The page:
One of the earliest British gay-themed films ever made, this tells the tale of June ‘George’ Buckridge, the soon to be eclipsed star on the TV soap opera Applehurst. We see her relationship with the Baby Doll-like Childie and also the interventions of television executive Mrs Crofts. But does Crofts have her own agenda?

This lesbian drama has the amazing tagline ‘The story of three consenting adults in the privacy of their own home’ which obviously mimics the mantra of liberals and homophobes alike regarding ‘the gays’. It’s also a reference to the wording of The Sexual Offences Act of 1967 decriminalising homosexuality. 

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There’s something aesthetically pleasing about Beryl Reid in all of the films and TV programmes I’ve seen her in. This film is no exception. She plays George and she dominates proceedings whenever she is on screen. Her character is irreverent, rambunctious and a sheer delight. She’s ‘punk’ years before the punk movement actually erupted. Also, notice how she plays her rebellious character to perfection and got under the skin of George. This is very evident in her body language. No unconscious crossing of the legs or keeping them together when she sits down. She can manspread with the best of them. This is a headstrong woman who lives life on her own terms rather than conforming to societal norms regarding how a ‘lady’ should act.

Part of the film takes place in the real life lesbian bar The Gateways Club which was then in Chelsea, just off The Kings Road. The film used the real patrons as extras and it feels so natural it’s as if the crew just went in and filmed without warning. The wide range of cast extras show that the uneducated myth about lesbians being either ‘butch’ or ‘femme’ is a fallacy and the locale provides a fascinating peek inside not just 1960’s Gay London but specifically Lesbian London. George and Childie are also dressed as Laurel and Hardy in this scene which makes it even more joyous, surreal and brilliant.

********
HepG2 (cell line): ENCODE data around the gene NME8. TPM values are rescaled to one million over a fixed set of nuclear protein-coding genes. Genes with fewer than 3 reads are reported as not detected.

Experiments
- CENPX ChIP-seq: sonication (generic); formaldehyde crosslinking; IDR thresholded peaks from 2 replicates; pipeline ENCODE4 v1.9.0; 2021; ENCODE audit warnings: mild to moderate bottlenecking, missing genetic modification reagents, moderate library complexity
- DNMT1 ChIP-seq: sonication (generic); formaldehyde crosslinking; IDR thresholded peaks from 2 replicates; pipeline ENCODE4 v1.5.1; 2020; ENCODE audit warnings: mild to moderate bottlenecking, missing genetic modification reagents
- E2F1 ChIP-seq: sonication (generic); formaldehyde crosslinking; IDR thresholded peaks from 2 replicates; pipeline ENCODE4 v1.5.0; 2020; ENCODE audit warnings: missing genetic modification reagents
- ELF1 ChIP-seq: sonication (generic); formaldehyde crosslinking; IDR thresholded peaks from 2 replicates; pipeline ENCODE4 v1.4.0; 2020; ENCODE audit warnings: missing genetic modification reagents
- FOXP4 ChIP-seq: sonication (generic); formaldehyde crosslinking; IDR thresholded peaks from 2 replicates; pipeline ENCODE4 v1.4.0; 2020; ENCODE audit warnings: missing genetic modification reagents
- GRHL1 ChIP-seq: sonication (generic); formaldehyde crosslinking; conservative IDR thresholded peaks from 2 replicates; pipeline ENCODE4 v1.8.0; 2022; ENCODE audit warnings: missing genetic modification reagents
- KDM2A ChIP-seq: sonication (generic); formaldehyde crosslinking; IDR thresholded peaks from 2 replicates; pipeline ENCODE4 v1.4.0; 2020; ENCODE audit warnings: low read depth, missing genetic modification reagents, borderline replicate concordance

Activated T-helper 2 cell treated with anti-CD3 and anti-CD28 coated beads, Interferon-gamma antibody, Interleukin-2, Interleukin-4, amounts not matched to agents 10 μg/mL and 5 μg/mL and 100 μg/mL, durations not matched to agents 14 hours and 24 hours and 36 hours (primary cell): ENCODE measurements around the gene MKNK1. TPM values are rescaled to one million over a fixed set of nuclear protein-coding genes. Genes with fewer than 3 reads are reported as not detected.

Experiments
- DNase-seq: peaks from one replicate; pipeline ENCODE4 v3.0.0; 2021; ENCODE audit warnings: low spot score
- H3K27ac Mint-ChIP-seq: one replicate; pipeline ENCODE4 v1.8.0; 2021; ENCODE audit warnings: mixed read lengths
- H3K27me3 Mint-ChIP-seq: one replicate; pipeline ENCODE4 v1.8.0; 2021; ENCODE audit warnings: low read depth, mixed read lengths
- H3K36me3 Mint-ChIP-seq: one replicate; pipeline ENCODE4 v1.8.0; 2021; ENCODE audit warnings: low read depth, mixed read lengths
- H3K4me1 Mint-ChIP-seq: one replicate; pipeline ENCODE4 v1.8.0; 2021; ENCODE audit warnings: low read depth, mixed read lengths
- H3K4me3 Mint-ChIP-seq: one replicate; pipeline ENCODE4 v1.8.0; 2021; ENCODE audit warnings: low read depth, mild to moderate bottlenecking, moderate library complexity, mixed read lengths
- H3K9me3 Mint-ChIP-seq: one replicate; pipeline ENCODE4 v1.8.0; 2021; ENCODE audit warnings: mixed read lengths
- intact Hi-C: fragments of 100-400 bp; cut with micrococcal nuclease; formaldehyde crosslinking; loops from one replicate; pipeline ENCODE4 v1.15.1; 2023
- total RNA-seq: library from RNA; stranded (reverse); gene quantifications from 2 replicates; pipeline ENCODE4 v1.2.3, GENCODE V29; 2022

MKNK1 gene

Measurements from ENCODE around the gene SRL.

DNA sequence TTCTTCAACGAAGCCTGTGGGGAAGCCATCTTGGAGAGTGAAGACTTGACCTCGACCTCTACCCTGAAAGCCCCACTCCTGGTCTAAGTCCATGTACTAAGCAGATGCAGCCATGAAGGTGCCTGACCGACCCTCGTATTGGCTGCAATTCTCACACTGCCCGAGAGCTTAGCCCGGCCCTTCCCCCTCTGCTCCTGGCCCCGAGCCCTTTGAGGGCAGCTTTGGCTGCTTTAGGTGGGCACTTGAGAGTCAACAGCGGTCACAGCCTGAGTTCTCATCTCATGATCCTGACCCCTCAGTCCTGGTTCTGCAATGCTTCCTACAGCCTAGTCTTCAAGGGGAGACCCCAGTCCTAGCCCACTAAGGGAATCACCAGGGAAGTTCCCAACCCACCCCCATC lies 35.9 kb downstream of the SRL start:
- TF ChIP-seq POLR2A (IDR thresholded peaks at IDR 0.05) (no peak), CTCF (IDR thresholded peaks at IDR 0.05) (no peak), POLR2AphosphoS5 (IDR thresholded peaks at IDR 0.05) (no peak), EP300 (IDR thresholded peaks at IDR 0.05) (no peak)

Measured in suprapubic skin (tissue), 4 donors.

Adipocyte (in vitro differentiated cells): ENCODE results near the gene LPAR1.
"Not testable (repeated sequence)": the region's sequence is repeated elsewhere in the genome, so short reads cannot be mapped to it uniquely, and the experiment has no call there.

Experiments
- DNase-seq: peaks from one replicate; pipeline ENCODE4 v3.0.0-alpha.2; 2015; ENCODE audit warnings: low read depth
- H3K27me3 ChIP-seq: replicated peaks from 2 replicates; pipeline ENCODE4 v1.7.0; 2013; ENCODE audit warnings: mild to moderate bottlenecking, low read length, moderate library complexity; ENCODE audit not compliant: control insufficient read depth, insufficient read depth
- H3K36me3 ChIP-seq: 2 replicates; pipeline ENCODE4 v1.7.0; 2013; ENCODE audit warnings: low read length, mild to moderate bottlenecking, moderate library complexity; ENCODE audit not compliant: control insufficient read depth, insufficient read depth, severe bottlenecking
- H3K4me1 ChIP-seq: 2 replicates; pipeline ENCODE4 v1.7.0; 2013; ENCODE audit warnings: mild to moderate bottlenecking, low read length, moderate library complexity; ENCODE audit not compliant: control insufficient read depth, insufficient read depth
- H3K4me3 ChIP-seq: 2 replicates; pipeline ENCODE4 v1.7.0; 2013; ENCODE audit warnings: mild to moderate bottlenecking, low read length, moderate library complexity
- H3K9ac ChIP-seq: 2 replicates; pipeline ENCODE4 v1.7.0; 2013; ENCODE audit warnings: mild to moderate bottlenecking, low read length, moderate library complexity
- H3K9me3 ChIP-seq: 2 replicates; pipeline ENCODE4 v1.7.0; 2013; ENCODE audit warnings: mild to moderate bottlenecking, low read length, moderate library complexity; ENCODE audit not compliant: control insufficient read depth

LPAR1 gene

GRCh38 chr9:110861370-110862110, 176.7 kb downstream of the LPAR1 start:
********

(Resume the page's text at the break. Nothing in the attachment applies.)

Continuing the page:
FILM STILLS
Inside The real lesbian bar The Gateways Club with Laurel and Hardy

A primary theme of the film is the power play within the character’s relationships. This is nicely shown in the ‘contrition game’ scene in which rather than being degraded by George’s task, Childie makes herself enjoy it thus taking away the power from George and being in control herself. 

The film depicts it’s characters like human beings with all of their foibles rather than as freaks in a sideshow to be leered at and grimaced at by ‘them there normal folks’. The film prompts a new discussion on our perceptions of gay people in a Britain in which homosexuality had just been decriminalised (this was carried out in 1967- the year before this film was released). The tagline for the film also references the wording used in The Sexual Offences Act.

The Killing of Sister George was unsurprisingly very contentious with the unenlightened British Board of Film Classification when it was due to be released. The main bone of contention was with the scene between Childie and Mrs Crofts- Crofts kisses and caresses Childie. There is nothing gratuitous about this scene and it is dealt with respectfully and mostly takes place off-screen. From the BBFC Case Study regarding the film-

”(But) the BBFC was adamant that the scene be removed in its entirety. Trevelyan stated that the BBFC was “not prepared as yet to accept lesbian sex to this point.”

It’s unbelieveable today that the BBFC saw to not include this scene not because it may corrupt or adversely influence but because they thought the Great British public would have it’s collective minds blown by such a scene.

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The notorious scene

The BBFC Case Study on the film notes-

”The BBFC classified The Killing of Sister George as ‘X’ in February 1969, with the encounter between Mrs Crofts and Childie deleted. Nevertheless, a number of local authorities across the UK banned the film even in this version. The Greater London Council allowed the film to be shown within its authority area with minor edits. The increase in the age bar for ‘X’ films from 16 to 18 in 1970 saw some local authorities relent on their previous decision and allow the film to be shown under this higher age restriction.”

Today the film is thankfully uncut. This movie is an amazing time capsule, a perceptive and all too revealing glimpse into human relationships and a groundbreaking slice of LGBT history- a history that generally erases lesbians altogether. This film noisily and joyously bucks this trend. And audiences should be truly thankful for that.

5 out of 5

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